King Salman conferred Brunei’s highest honor

Sultan Hassanal Bolkiah conferred Brunei’s highest honor, the Royal Family Order for Brunei’s Throne, on King Salman, on Saturday. (SPA)
Updated 05 March 2017
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King Salman conferred Brunei’s highest honor

RIYADH: King Salman was conferred Brunei’s highest honor, the Royal Family Order for Brunei’s Throne, on Saturday.
Sultan Hassanal Bolkiah of Brunei presented the award to the Saudi king after the two leaders met in Brunei and discussed a range of bilateral, regional and international issues.
The Brunei honor was conferred in recognition of the king's efforts to restore peace and security regionally and internationally, and his government’s management of The Two Holy Mosques in Makkah and Madinah.
A joint statement said the two leaders “stressed the importance of reaching a lasting, comprehensive and just solution to the Palestinian cause in accordance with the contents of the Arab Peace Initiative and the relevant resolutions of the international legitimacy.”
On the Syrian crisis, the two leaders underscored the importance of finding a political solution based on the Geneva communique and UN Security Council Resolution 2254, as well as the importance of providing humanitarian and relief assistance to Syria’s displaced people and refugees.
King Salman and Sultan Bolkiah also “stressed the importance of preserving the unity in Yemen and achieving its security and stability. They also confirmed the importance of a political solution to the crisis in Yemen based on the GCC (Gulf Cooperation Council) Initiative, outputs of the National Dialogue Conference and the UN Security Council Resolution (2216), emphasizing their support for the legitimate authority in Yemen as well as access of the humanitarian aid to all Yemeni regions,” said the statement.
The two leaders agreed to coordinate their stances within the framework of the Organization of Islamic Cooperation to serve the interests of the two countries and citizens, as well as the interests of the Islamic world. They also emphasized “the need to reject extremism and combat terrorism in all its forms and manifestations, whatever its source.”
The sultan expressed his appreciation to King Salman: “This important and historic visit reflects the continuous fraternal, friendly and bilateral relations binding the two brotherly countries,” said the statement.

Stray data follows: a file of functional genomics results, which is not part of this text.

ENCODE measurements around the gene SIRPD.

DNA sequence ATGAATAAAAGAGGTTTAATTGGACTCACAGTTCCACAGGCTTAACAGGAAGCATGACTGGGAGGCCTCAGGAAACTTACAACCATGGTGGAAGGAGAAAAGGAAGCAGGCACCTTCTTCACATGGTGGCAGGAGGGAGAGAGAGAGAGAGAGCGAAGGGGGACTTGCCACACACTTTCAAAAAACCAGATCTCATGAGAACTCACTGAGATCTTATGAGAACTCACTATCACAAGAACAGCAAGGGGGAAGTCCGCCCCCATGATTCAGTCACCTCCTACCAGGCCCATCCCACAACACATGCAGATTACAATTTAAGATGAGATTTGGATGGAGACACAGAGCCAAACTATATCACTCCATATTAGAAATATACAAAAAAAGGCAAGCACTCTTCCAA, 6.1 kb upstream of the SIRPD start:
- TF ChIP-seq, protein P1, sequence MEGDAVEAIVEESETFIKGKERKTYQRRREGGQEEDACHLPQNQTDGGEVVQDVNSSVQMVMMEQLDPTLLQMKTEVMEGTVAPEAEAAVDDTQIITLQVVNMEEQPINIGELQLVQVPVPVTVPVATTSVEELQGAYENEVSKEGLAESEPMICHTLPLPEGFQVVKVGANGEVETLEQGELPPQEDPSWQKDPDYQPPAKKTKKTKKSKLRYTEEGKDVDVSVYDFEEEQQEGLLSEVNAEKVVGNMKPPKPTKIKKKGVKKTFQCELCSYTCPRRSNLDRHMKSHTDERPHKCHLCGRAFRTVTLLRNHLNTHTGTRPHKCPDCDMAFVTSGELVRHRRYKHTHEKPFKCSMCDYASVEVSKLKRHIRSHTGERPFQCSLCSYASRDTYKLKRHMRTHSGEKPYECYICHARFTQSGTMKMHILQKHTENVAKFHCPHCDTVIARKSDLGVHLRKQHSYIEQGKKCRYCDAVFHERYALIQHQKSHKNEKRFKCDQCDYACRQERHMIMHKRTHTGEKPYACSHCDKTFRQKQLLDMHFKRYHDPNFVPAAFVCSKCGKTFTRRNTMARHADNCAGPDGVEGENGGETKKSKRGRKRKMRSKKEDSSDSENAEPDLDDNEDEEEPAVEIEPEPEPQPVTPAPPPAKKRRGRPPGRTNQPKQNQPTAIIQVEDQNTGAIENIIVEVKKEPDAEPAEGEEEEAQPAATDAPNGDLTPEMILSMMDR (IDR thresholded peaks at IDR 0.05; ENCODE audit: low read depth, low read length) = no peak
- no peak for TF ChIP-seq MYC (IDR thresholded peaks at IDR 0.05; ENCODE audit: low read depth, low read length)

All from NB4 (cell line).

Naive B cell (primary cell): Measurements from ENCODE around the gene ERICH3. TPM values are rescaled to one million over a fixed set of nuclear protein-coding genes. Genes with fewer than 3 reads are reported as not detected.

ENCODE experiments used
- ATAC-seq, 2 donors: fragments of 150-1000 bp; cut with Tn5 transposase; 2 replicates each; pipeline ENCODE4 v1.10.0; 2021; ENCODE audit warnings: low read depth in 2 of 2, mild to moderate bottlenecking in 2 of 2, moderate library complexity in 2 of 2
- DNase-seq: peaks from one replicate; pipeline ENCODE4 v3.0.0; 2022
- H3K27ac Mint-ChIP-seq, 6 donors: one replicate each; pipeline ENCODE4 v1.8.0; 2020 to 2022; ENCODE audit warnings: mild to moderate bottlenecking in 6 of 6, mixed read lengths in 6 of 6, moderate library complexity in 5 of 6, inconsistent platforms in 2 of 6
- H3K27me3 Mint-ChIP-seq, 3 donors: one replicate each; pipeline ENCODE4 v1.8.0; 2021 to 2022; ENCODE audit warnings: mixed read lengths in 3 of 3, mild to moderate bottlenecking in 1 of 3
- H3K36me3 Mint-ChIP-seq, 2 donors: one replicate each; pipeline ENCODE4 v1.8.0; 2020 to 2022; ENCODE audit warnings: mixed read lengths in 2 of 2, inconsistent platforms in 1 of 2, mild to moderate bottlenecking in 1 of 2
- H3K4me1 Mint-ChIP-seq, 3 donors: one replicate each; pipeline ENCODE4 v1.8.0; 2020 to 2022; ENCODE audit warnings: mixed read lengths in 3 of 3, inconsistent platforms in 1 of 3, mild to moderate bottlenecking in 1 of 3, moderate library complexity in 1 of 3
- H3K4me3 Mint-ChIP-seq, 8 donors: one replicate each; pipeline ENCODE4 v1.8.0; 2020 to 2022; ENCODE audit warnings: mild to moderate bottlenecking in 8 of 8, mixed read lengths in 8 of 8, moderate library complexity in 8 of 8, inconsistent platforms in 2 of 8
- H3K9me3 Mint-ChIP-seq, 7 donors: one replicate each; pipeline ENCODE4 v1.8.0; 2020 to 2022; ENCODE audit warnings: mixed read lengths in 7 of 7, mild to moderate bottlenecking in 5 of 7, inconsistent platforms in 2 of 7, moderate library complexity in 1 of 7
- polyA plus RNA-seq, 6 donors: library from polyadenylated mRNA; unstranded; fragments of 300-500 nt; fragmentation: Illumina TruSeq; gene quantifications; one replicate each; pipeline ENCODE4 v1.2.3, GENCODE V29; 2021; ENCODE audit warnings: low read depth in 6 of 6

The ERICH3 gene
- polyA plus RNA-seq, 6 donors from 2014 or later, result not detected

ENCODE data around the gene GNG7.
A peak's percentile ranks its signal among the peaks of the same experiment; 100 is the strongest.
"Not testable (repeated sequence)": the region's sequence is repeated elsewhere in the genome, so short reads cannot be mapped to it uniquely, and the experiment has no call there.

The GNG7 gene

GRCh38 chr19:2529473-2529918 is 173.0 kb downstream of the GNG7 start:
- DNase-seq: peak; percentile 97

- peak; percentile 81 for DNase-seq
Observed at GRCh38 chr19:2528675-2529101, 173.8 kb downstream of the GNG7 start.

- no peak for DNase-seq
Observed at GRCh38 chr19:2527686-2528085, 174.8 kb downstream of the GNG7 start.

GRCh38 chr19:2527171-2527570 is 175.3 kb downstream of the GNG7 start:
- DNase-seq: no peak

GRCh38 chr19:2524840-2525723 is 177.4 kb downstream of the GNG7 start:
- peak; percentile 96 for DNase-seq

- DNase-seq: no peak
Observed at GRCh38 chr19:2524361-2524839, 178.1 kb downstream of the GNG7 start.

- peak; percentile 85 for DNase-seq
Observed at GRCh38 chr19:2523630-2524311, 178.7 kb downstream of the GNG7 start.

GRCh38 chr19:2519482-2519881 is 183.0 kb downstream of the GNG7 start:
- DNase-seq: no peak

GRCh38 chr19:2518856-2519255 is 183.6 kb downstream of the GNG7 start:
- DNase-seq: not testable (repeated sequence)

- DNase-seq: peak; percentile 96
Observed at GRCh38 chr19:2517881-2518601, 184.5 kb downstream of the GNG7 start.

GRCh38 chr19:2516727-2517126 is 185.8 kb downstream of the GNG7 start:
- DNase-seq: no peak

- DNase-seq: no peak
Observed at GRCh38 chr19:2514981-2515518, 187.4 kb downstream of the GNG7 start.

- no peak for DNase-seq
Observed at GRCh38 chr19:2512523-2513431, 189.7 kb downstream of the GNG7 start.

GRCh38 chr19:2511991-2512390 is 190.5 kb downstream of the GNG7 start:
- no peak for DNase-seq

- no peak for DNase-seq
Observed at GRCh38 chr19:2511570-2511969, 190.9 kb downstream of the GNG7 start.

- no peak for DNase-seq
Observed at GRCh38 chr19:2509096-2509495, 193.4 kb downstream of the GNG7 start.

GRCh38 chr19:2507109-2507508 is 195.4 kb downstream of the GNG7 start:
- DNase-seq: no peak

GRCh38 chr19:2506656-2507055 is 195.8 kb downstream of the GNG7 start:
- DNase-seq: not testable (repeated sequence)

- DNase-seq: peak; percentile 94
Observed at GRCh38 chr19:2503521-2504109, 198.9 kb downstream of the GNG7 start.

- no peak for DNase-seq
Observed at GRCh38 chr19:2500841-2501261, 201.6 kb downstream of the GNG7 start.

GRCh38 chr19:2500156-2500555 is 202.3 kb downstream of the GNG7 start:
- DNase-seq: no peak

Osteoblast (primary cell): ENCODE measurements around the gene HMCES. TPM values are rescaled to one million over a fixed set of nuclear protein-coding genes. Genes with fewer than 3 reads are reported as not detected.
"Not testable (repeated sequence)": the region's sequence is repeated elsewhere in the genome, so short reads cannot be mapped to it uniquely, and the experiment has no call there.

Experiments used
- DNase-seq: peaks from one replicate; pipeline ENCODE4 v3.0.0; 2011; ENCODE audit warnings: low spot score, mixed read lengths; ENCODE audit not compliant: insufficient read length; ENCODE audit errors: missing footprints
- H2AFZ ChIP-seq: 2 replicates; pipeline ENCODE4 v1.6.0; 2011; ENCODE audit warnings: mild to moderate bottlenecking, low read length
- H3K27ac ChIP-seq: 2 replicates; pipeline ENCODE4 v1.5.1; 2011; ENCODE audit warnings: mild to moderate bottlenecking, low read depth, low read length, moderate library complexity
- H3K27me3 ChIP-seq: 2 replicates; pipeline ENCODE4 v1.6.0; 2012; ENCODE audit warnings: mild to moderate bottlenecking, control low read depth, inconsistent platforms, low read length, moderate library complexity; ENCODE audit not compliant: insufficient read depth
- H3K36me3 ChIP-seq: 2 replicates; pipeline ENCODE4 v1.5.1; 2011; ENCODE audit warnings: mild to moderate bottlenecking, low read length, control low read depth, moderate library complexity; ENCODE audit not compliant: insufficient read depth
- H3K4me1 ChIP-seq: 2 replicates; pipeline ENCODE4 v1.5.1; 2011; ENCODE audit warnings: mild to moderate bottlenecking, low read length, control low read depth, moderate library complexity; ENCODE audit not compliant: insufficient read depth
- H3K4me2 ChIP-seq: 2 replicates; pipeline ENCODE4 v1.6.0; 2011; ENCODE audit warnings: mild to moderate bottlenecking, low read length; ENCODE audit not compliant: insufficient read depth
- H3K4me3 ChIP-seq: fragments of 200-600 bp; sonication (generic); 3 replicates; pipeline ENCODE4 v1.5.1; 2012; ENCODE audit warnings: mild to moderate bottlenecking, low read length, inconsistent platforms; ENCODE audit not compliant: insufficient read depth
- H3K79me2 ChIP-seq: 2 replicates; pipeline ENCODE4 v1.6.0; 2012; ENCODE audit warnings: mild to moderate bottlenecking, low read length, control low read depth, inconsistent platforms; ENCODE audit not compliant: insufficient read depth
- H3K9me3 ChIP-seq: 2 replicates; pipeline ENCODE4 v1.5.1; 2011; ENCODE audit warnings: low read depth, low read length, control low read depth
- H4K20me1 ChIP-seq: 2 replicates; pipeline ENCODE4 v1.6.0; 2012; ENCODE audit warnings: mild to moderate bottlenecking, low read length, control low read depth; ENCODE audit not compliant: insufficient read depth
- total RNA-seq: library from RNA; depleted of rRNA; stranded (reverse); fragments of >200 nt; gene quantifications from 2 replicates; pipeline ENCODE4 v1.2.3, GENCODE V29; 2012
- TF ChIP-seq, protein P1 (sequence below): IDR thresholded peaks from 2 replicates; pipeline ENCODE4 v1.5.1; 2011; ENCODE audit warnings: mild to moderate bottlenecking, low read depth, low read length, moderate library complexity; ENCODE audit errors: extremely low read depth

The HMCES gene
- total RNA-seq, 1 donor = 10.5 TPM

The two leaders agreed to “activate” a bilateral agreement in the fields of economy, investment, education, culture, youth and sports. They also highlighted the importance of strengthening bilateral cooperation in political, military, security and Islamic affairs.
In 2001, the first Saudi ambassador was appointed in Brunei, and a draft joint agreement between the two countries was signed in July that year, which defined the scope of bilateral cooperation in commercial and economic fields.


France: ‘not very credible’ that Houthis attacked Saudi oil plants

Updated 19 September 2019

France: ‘not very credible’ that Houthis attacked Saudi oil plants

  • The Frrench foreign minister said to wait for the results of the investigation
  • Iran, which supports the Houthi group, has denied any involvement in the attacks

PARIS: A claim from Yemen’s Houthis they were responsible for the attack on Saudi oil facilities is “not very credible,” France’s foreign minister said on Thursday.
“Yemen’s rebels have announced they have triggered this attack. That is not very credible, relatively speaking,” the minister, Jean-Yves Le Drian, told C News television.
“There is an international investigation, let’s wait for its results. I don’t have a specific opinion before these results,” he said, adding the investigation into the Saudi oil attacks will be fast.
The Trump administration and Saudi Arabia have pointed the finger at Iran for the Sept. 14 raids, which hit the world’s biggest crude oil processing facility and initially knocked out half of Saudi output.
Iran, which supports the Houthi group, has denied any involvement in the attacks.